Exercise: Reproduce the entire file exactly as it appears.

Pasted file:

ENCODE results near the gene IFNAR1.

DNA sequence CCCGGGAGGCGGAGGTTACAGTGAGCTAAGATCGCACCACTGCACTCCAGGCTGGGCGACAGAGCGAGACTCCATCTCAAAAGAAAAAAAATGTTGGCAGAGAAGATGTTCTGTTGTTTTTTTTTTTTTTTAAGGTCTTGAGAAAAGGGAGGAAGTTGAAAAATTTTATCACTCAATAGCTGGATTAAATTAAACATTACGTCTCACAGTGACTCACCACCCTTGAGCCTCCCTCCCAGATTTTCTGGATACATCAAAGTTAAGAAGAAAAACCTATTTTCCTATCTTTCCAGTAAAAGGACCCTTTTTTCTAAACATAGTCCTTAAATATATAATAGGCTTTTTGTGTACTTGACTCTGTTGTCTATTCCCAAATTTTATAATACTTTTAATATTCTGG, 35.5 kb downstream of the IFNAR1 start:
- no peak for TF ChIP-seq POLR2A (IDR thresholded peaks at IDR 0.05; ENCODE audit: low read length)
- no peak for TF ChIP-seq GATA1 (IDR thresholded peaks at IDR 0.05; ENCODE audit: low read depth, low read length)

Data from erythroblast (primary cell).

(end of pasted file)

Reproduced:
ENCODE results near the gene IFNAR1.

DNA sequence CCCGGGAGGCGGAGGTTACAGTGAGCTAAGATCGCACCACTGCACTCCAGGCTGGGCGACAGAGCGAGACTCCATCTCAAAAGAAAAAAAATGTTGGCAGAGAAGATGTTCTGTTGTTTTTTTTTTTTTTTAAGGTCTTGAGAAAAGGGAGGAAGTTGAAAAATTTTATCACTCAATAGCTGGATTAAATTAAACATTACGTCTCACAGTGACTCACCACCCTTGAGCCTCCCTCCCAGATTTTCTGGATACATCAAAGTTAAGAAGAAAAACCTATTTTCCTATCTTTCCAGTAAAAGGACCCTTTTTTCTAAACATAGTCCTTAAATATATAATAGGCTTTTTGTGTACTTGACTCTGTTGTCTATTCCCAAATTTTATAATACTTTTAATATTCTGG, 35.5 kb downstream of the IFNAR1 start:
- no peak for TF ChIP-seq POLR2A (IDR thresholded peaks at IDR 0.05; ENCODE audit: low read length)
- no peak for TF ChIP-seq GATA1 (IDR thresholded peaks at IDR 0.05; ENCODE audit: low read depth, low read length)

Data from erythroblast (primary cell).